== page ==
The Jesuit Conference of Canada and the United States, a prominent section of Catholic priests, announced that they will raise $100 million to pay reparations to descendants of former slaves once owned by the order.
The $100 million will fund a foundation run in-part by the descendants, reports The New York Times, adding that the effort is the largest of its kind from the Roman Catholic Church. Georgetown Jesuits, along with other Catholic priests, relied on the enslavement of Black people to establish, grow and sustain their orders for well over a century.
The Georgetown Jesuits were part of one of the biggest recorded slave sales in 1838 when nearly 300 men, women, and children were bargained away by the Catholic order.
“This is an opportunity for Jesuits to begin a very serious process of truth and reconciliation,” the Rev. Timothy P. Kesicki, president of the Jesuit Conference of Canada and the US, told reporters. “Our shameful history of Jesuit slaveholding in the United States has been taken off the dusty shelf, and it can never be put back.”
The announcement by the Jesuit Catholic priests comes as the idea of reparations is reportedly being discussed at all levels and in the aftermath of a highly charged year of protests and activism concerning racial justice. Indeed, Congress recently considered legislation to address the history of slavery in the US, including an apology to descendants of slaves and financial compensation.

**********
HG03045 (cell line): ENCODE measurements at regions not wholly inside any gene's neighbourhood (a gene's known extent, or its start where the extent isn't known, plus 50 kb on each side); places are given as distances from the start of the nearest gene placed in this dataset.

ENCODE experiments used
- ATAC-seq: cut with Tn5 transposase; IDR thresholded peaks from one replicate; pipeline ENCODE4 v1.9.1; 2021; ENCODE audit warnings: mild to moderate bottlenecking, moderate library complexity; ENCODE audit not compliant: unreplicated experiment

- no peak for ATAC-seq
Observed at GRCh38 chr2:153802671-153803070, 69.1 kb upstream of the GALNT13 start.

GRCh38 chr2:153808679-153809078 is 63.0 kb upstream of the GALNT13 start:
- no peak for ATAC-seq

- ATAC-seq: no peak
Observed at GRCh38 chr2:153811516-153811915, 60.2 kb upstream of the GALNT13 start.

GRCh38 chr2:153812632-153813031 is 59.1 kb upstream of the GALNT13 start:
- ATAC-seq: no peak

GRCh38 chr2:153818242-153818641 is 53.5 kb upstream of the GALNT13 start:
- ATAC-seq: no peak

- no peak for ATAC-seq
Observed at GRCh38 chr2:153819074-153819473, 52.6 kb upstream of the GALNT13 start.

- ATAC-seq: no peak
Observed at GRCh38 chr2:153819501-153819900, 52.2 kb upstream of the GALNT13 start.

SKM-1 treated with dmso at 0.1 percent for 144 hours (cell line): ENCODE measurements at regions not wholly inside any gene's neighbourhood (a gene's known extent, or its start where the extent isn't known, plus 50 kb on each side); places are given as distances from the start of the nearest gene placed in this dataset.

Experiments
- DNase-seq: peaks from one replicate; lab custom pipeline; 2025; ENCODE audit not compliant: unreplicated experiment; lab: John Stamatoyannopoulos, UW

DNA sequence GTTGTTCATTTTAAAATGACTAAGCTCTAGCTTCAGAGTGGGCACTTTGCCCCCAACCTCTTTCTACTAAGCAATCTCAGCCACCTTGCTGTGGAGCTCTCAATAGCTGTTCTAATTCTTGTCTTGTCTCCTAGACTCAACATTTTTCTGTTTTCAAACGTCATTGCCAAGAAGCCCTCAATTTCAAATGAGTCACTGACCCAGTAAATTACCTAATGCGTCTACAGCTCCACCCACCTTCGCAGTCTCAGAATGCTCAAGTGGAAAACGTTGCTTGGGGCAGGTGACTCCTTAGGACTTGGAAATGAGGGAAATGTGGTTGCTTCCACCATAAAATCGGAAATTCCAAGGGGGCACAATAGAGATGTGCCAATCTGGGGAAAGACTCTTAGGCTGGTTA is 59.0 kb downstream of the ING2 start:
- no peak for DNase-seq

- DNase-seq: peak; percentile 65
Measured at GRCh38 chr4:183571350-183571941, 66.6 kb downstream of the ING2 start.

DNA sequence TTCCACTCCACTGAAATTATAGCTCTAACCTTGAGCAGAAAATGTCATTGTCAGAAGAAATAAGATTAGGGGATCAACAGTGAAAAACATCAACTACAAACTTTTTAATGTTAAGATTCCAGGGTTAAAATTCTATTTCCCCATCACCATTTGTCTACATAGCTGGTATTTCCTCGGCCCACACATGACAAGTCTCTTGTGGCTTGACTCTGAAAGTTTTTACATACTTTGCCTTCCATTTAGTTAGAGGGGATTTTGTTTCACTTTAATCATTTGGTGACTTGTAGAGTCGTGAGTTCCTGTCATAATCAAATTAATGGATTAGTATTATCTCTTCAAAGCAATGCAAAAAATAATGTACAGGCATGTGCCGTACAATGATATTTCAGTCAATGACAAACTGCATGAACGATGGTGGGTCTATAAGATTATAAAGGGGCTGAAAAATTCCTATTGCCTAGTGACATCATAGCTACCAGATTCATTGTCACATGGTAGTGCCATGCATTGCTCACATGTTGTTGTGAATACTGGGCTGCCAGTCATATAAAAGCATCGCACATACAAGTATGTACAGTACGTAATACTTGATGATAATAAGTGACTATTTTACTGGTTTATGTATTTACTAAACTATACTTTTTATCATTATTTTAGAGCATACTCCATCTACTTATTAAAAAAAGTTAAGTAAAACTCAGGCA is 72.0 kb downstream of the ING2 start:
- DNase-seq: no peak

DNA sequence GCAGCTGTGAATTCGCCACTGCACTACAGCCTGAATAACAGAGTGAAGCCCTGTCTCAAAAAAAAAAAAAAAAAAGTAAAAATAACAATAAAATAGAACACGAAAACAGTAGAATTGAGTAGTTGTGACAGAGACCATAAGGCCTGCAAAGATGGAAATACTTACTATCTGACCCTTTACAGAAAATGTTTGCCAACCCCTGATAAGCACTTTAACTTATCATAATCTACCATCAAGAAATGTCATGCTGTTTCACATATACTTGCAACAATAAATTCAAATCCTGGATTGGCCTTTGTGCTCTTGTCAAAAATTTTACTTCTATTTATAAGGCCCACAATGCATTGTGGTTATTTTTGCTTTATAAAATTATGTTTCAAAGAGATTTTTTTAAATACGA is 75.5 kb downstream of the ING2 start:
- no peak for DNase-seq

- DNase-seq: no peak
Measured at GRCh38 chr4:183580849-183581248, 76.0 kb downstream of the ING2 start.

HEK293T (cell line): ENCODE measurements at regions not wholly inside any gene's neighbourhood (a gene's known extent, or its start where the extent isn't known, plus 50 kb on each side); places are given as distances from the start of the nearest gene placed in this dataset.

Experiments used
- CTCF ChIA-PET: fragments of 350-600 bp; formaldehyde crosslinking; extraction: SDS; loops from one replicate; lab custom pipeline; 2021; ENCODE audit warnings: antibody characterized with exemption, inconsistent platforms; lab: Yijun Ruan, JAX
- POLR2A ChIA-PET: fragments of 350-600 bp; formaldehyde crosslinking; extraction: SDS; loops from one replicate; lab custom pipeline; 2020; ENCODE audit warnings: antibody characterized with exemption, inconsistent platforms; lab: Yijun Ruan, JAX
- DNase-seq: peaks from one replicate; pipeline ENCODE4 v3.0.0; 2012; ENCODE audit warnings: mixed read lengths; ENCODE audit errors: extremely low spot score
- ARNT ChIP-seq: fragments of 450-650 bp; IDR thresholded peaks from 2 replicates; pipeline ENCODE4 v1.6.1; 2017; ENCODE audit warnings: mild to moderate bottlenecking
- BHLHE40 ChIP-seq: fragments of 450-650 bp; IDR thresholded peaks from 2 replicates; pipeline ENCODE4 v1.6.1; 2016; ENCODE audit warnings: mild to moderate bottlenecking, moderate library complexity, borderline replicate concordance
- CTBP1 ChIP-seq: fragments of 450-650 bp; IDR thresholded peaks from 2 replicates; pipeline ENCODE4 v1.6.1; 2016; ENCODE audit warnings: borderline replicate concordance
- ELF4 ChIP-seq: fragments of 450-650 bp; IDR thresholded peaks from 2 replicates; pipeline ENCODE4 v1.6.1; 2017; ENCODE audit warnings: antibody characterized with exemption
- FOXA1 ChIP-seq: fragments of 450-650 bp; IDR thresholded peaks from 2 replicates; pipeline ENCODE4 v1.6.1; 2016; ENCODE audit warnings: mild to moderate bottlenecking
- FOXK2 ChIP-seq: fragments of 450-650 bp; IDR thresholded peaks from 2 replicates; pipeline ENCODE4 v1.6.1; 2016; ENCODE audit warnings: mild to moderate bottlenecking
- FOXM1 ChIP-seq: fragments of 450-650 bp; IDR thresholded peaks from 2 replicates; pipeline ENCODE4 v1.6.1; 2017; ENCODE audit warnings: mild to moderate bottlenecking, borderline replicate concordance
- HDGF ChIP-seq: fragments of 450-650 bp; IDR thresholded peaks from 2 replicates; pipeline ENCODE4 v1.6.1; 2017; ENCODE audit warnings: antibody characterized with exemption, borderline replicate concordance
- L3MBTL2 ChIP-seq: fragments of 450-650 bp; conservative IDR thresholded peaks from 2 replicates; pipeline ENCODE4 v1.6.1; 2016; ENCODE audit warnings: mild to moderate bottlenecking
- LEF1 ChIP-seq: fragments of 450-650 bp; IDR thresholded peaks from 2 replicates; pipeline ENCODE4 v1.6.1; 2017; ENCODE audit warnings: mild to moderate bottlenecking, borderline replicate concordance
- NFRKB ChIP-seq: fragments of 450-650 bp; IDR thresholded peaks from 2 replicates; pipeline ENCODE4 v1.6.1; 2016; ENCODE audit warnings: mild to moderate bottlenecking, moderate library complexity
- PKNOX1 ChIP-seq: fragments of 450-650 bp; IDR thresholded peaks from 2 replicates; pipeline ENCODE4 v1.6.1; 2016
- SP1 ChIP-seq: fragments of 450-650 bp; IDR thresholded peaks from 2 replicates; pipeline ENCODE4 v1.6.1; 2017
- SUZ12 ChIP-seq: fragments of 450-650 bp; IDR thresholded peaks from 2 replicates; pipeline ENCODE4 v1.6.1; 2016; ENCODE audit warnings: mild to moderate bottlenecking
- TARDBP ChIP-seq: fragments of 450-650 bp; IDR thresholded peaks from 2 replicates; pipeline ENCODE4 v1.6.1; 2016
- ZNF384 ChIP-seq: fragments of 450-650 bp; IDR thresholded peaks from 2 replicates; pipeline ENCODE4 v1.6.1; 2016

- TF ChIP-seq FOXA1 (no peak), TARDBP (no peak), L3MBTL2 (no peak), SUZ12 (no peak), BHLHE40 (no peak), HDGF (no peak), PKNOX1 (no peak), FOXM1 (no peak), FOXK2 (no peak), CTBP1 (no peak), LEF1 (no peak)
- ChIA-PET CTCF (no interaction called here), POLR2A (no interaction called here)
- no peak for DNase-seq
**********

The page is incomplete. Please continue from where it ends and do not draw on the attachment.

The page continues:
The foundation that will benefit from the $100 million pledge is a partnership with a group of decedents who reportedly discovered that their ancestors had been sold to the Jesuit order in the 1800s through a series of New York Times articles on the matter.
$15 million has already been placed in the fund, according to The Times, and the Jesuit Conference has hired a fundraising firm to help secure the additional money in three to five years.
While $100 million is reportedly one of the largest amounts pledged to descendants of slaves, it falls far short of the $1 billion that leaders of the group had asked for from the Jesuits. Leaders told The New York Times that the $1 billion is now a long-term goal, having secured a “pathway forward.”
Other advocates expressed concerns about how the funds would be used.
“[M]y concern is whether or not this foundation is going to benefit descendants or those who are in control of the foundation,” Sandra Green Thomas, the founding president of the GU272 Descendants Association told New York Times reporters.
What do you think of the Catholic priests’ pledge to give $100 million to descendants of the former slaves of the Jesuit order? Is it enough? Tell us your thoughts in the comment section below.
Read About More Class Action Lawsuits & Class Action Settlements:
Please note: Top Class Actions is not a settlement administrator or law firm. Top Class Actions is a legal news source that reports on class action lawsuits, class action settlements, drug injury lawsuits and product liability lawsuits. Top Class Actions does not process claims and we cannot advise you on the status of any class action settlement claim. You must contact the settlement administrator or your attorney for any updates regarding your claim status, claim form or questions about when payments are expected to be mailed out.